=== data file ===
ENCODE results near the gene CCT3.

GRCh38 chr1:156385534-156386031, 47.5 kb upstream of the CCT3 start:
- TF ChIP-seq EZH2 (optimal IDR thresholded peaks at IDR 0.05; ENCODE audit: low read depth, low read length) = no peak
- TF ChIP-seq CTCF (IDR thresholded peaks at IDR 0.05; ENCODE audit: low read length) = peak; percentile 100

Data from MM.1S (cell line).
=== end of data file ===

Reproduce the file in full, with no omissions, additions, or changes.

ENCODE results near the gene CCT3.

GRCh38 chr1:156385534-156386031, 47.5 kb upstream of the CCT3 start:
- TF ChIP-seq EZH2 (optimal IDR thresholded peaks at IDR 0.05; ENCODE audit: low read depth, low read length) = no peak
- TF ChIP-seq CTCF (IDR thresholded peaks at IDR 0.05; ENCODE audit: low read length) = peak; percentile 100

Data from MM.1S (cell line).